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I am adding a room to my home, the contractor poured a concrete slab for the addition and it slopes toward the existing house and it is now raining and water is coming under my floors. Is the slope of the poured slab correct?

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2  
you have a problem. Without drainage, you will be in for some rot –  shirlock homes Mar 20 '13 at 23:00
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Bring in an inspector for a third party opinion, then when he confirms that you are being scammed I would kick the guy off the project and find someone else to fix it correctly. I have seen too often where ignorant contractors can ruin lives. YOU WILL THANK YOURSELF LATER! –  maple_shaft Mar 21 '13 at 9:01
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4 Answers

The slab upon which the addition is to be built should normally be level and without a slope to it - (a garage floor may be different). In addition the final grading of any surrounding dirt coming up to the slab/foundation should be BELOW the slab level and should slope away and down as it gets farther from the edge of the new house line.

The contractor that placed the slab is probably the wrong person to be getting assurances from regarding whether the non-level slab is OK. If they messed up the slab they are probably going to try to convince you that it is OK and try to proceed to build on top of it!! Get a formal opinion from 3rd party or your building inspector.

During the construction phase a new addition slab that is built up even with an existing floor line is likely to be susceptible to rain water coming in under the existing wall base plates even when the slab would be level. A good contractor would probably make allowances to place plastic up on the existing outside walls that drapes down over the new slab and out some 6 to 10 feet to help keep rain water from collecting up near the place where the new slab joins up against the existing wall area. If your slab with it's slope toward the existing house is a legitimate design then it seems to me that such temporary measure may be even more important. However I suspect that the slope is completely improper in this case for a bedroom addition and the fact that the contractor did not take steps to keep rain water from running into your house speaks volumes about the poor quality of the workmanship being done on your project.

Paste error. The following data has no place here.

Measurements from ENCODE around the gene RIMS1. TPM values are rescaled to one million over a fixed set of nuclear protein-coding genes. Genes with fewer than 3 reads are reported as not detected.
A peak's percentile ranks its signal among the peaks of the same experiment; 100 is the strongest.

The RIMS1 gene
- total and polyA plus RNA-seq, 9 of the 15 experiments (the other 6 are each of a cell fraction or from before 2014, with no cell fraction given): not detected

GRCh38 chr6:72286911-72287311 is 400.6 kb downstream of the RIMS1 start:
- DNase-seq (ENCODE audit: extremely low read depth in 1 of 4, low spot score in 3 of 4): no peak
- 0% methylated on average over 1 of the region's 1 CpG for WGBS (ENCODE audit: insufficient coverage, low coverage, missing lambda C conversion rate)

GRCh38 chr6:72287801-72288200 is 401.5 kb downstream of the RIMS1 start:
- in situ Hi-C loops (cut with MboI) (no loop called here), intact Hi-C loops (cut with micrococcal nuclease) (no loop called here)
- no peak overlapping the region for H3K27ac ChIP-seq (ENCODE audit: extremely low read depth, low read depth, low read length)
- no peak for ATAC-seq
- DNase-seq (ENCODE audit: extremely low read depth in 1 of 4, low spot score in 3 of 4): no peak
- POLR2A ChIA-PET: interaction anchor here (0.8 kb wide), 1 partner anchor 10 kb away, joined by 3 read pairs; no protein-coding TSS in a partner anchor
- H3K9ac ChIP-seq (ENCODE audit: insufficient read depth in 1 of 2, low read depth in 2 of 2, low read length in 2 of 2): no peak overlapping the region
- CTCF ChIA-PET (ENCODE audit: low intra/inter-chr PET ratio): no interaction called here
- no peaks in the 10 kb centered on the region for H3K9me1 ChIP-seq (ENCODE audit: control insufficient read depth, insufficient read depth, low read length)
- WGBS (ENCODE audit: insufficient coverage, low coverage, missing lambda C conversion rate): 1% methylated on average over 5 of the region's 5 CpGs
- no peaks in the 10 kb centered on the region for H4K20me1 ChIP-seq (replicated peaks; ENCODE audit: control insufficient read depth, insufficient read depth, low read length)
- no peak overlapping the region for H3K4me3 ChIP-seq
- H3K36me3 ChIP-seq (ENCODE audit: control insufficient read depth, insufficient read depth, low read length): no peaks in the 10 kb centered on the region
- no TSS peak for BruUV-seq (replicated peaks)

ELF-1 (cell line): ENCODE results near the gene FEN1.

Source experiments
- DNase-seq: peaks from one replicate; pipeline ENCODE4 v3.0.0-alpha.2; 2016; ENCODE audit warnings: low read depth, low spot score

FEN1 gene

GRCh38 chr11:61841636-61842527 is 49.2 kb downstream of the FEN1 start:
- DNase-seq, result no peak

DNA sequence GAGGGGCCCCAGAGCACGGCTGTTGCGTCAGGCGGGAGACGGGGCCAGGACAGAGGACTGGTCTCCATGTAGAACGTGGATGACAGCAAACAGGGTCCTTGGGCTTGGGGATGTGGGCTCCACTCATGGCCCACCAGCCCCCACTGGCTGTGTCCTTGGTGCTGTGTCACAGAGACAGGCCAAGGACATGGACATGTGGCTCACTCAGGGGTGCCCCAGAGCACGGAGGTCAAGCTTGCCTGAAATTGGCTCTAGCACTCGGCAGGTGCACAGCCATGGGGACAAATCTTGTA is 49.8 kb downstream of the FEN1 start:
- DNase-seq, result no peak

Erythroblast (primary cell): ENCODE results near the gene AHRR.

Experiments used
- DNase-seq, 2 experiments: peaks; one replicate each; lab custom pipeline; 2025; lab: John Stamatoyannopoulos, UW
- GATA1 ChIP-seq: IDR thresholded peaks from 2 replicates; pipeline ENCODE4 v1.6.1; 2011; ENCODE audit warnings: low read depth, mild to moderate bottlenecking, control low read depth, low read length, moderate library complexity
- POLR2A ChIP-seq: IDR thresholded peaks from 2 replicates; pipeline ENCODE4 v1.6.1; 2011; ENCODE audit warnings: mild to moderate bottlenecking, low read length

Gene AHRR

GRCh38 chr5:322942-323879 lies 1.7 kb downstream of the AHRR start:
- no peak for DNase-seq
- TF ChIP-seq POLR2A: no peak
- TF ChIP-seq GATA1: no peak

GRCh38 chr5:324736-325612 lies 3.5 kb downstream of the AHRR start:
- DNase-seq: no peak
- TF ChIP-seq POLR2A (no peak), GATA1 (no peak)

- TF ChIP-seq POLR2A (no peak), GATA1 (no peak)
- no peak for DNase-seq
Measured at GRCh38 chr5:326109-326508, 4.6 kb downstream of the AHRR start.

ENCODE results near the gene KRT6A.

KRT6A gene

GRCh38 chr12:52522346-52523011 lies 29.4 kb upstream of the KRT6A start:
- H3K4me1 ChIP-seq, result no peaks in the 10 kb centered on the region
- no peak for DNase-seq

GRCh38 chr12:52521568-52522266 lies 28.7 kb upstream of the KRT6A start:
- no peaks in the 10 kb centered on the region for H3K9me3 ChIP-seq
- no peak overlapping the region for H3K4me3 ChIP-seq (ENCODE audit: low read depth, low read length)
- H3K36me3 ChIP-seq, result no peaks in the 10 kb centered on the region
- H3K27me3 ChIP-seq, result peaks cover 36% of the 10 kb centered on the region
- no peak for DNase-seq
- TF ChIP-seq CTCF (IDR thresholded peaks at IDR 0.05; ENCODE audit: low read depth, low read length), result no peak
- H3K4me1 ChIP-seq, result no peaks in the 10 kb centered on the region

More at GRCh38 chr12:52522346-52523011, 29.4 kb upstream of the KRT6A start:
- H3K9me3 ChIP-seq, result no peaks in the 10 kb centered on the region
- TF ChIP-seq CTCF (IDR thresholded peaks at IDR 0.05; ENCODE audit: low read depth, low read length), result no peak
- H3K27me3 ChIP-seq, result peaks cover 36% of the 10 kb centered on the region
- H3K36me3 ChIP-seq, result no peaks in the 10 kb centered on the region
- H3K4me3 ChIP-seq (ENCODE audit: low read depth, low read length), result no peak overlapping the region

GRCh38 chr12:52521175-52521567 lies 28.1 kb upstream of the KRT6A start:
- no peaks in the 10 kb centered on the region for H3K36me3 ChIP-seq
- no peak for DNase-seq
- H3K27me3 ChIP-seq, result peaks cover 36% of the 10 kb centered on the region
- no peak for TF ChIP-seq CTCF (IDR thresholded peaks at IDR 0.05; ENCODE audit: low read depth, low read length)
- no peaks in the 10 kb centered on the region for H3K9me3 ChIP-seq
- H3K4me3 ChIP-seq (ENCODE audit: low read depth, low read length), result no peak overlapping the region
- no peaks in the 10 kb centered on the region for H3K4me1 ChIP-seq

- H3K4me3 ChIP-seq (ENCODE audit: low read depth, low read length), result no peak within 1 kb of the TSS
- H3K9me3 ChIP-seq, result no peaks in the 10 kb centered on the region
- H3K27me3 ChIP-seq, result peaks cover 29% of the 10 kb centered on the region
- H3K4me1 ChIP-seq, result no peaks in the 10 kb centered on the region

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NO!......... NO!.......... did I say NO?

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As the funny papers would put it, "No way in flaming @$$%#!!" –  Fiasco Labs Mar 20 '13 at 23:54
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Generally speaking, the slope of anything involving a house should be away from the house. However, every situation is different, so it's a little difficult to say for sure that this is wrong.

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They will be adding sf to my bedroom on this particular portion of the concrete slab and the general contractor tells me it is ok? but is it? –  dysauseda Mar 20 '13 at 23:08
    
Again, at a very high level, you do not want water in certain places, inside a house is one of them. Without any more details, no, I'd say this is not ok, but again, we're not there to examine the details. –  Aaron Mar 20 '13 at 23:25
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If this is a slab floor for living space, it should be level with no slope at all (strike one for the contractor).

If it's the floor for a garage area, there can be a gentle slope towards the car entry door (strike two for the contractor).

Otherwise, if it's intended that this is an outdoor floor area, it should be sloped for drainage away from the house (strike three for the contractor).

End of inning, cement subcontractor couldn't be bothered to float the surface and level it for a floor in a room, hire a new team.

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